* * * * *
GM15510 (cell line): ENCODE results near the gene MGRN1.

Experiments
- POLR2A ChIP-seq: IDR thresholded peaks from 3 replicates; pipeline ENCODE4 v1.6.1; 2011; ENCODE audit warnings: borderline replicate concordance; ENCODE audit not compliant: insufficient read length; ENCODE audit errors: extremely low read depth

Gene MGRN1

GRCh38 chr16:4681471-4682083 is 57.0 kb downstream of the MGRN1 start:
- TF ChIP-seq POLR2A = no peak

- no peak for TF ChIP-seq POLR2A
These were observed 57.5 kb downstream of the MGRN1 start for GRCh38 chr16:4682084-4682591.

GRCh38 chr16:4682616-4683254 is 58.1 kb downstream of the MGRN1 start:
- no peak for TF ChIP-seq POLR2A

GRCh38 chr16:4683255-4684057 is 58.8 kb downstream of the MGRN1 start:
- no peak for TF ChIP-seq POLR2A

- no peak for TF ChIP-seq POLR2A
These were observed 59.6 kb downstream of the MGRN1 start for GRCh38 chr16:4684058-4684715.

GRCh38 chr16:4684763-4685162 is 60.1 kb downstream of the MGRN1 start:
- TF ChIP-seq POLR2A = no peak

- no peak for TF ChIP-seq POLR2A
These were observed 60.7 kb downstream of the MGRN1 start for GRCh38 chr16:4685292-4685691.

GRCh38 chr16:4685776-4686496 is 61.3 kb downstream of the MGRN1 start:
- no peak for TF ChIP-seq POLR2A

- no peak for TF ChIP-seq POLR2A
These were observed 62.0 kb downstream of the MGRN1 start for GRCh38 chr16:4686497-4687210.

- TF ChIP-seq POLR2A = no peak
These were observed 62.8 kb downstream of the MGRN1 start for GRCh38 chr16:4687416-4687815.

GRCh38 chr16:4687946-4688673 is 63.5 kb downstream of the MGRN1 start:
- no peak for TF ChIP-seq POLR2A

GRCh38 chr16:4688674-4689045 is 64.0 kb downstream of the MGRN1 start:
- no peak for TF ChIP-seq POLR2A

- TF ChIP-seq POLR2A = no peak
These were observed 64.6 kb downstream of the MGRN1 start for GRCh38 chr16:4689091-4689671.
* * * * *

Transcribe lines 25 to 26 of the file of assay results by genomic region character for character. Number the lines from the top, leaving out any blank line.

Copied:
GRCh38 chr16:4687946-4688673 is 63.5 kb downstream of the MGRN1 start:
- no peak for TF ChIP-seq POLR2A